Digg Comments? Thumbs down. Paul on Web 2.0
Nov 15

Plugin Architecture: Simple, but watch out

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I have been working with Wordpress and a bunch of plugins (there are more plugins than I have had hot dinners).

It is great that you have so much out there to plugin and play, but when you actually start using some of these plugins you see a lot of abuse by the plugin writers :)

Plugin Architecture

The plugin architecture in Wordpress is amazingly simple. You throw a single php file, or a directory, in the plugins directory.

The only other thing you need to do is put some comments in the file. These are read from the plugin admin interface.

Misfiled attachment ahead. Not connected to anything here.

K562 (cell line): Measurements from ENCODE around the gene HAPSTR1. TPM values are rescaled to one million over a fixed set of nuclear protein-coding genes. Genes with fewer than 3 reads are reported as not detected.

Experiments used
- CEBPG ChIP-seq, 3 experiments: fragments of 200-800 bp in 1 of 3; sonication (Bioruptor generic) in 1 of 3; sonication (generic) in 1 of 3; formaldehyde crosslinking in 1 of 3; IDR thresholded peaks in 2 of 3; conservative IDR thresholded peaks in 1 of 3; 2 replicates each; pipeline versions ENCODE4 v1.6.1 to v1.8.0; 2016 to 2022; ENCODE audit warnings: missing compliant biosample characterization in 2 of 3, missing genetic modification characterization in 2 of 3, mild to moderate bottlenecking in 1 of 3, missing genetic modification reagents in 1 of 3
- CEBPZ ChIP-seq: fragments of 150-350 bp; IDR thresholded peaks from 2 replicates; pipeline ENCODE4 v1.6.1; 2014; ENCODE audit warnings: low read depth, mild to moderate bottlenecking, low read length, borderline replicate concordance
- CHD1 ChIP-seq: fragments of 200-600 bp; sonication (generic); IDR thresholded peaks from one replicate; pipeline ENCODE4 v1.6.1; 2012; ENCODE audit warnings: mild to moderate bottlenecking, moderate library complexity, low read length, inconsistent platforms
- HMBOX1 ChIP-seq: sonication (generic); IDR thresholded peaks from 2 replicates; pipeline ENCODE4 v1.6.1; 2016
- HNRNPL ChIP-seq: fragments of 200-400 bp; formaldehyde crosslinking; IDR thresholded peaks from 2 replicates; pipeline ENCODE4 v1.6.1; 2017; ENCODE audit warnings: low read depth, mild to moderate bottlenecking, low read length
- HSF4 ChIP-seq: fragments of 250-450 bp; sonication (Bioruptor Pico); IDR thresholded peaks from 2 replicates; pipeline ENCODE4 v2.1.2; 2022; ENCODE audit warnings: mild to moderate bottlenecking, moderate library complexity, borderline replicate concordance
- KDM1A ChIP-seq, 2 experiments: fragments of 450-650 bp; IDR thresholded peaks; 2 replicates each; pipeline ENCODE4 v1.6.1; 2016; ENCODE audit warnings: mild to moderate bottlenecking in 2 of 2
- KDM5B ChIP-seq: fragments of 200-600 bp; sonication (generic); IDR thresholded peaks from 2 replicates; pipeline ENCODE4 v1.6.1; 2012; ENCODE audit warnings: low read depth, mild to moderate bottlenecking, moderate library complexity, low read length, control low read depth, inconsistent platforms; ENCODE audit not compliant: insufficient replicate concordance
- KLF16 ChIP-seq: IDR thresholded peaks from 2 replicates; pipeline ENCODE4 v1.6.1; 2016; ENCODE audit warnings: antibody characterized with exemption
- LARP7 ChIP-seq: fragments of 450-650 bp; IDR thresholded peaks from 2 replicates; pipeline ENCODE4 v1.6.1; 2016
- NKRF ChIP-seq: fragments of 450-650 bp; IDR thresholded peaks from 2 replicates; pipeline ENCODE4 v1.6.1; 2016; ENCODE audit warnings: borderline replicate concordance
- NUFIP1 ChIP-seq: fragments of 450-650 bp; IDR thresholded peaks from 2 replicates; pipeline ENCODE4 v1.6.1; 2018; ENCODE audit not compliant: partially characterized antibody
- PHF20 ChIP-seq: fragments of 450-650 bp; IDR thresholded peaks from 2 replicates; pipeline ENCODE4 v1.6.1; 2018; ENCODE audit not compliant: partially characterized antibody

Now, it is truly great how simple this is. Anyone can write a plugin!

The problem is that… anyone can write a plugin! :)

enablePlugin()

Since the plugin API is so loose, there isn’t a specific hook to enable/disable a plugin.

In a couple of plugins that I was using, I found that the setup code was running on EVERY REQUEST.

That’s right. Every page load caused “DESC sometable” to work out if an “ALTER TABLE” needs to run.

This doesn’t have to be the case of course. You can check for $_GET["activate"] explicitly (which gets passed in the plugin activation page) and just do the setup/destroy code there.

It would be nice if Wordpress had a nicer hook than this of course.

For most things you can hook into actions and filters via add_action('action_name', 'func_name'), so maybe there will be one for plugin activation.

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